The long-rumored Apple Glass could leverage data from other units to accurately map an environment, with head-mounted displays capturing data from a scene and sharing it for a better reality experience. increased.
Augmented reality depends on an accurate measurement of the geometry in an environment, with imaging devices performing the task as the cameras move through an area. For a single headset this can be a relatively slow process, but performing the same task using multiple devices can both be beneficial and create its own issues.
For starters, if multiple AR devices monitor an environment independently, the geometry of the maps they each create may not necessarily be accurate. Two people viewing an area based on independently collected data may see virtual objects positioned slightly differently due to variations in the map.
In a patent granted to Apple on Tuesday by the US Patent and Trademark Office titled “Multi-User Simultaneous Locating and Mapping (SLAM)”, Apple suggests that using multiple devices could be beneficial by sharing map data, which can create one card for all users.
Accuracy can be improved in several ways, for example, multiple devices may perform an initial map generation of an area at a faster rate than a single device, or one device may capture areas than a second does. also can not see or missed entirely. Having duplicate data points for the same mapped area is also useful, as it can be used to correct errors in a generated map.
By creating a more accurate map, this can allow for better placement of virtual markers in a world, so that digital objects and scenes can be seen in the same real location from multiple headsets or devices.
In Apple’s description, imaging sensors on devices create keyframes from images in an environment, which apply to device-dependent coordinate systems. Key images may include image data, additional data, and a representation of a pose of the device, among other elements. Each system then generates maps of the relative locations.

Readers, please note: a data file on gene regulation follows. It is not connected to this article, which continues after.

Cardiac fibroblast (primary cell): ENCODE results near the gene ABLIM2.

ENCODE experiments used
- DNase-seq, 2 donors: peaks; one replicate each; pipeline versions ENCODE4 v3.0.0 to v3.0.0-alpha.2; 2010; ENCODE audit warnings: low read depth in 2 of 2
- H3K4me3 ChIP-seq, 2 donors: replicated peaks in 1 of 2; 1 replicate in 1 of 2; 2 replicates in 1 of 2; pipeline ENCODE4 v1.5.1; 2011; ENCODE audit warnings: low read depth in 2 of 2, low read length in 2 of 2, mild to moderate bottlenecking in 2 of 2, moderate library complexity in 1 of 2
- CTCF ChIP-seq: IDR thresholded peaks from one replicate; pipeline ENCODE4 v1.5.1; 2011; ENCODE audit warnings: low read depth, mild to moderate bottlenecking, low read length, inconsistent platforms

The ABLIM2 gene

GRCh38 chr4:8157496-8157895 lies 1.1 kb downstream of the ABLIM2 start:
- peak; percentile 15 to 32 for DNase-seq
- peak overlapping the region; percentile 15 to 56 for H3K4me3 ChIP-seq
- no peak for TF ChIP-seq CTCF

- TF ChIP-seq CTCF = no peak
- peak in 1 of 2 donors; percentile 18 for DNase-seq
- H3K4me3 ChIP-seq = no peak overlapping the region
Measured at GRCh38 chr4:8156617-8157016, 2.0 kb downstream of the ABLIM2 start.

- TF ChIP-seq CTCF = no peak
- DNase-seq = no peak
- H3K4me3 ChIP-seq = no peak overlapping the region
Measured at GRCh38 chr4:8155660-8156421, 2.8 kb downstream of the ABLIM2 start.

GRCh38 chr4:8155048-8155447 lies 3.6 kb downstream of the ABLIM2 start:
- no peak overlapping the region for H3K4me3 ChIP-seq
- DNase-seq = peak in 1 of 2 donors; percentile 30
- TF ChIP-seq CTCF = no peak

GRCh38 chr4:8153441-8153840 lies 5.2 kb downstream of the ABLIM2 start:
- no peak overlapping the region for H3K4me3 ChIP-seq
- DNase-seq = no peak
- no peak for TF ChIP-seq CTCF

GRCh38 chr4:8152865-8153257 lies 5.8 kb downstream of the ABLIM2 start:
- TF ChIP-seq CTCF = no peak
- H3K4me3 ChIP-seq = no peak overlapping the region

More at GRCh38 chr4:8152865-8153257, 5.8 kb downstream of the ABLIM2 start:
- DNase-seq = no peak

The keyframes are then swapped between devices, paired with the device’s own keyframes, and then used in calculations to generate more map points. The coordinates of the anchor points are also shared between devices for positioning objects.
The patent adds that the system could operate in a decentralized fashion, with devices communicating directly rather than relying on an intermediary server to share data. In cases where location data is shared between users of an application, such as games, sharing typically uses a central server to distribute the data among players, but Apple offers a more ad hoc approach to communication instead. direct for an AR mapping session.
Different viewpoints could allow one device to share data about an object that another cannot see.
The patent lists its inventors as Abdelhamid Dine, Kuen-Han Lin and Oleg Naroditsky. It was filed on May 2, 2019.
Apple files numerous patent applications each week, but while patent filings are an indication of areas of interest to Apple’s research and development efforts, they do not guarantee that the concepts will appear in a future product or service. .
While the idea of SLAM can be applied on mobile devices, such as iPhones using ARKit apps, it is more likely that users will experience such a concept in Apple Glass, Apple’s smart glasses with reality capabilities. increased.
The 2016 patent filings indicate that Apple wanted to take advantage of AR positioning in apps, with an iPhone-based version used for “augmented reality maps” that would overlay a digital map and data over an actual camera view. A related 2017 filing suggested that an AR device could be used to identify nearby objects for a user, which could again provide more informationon on one screen and retrieve more data from another system. .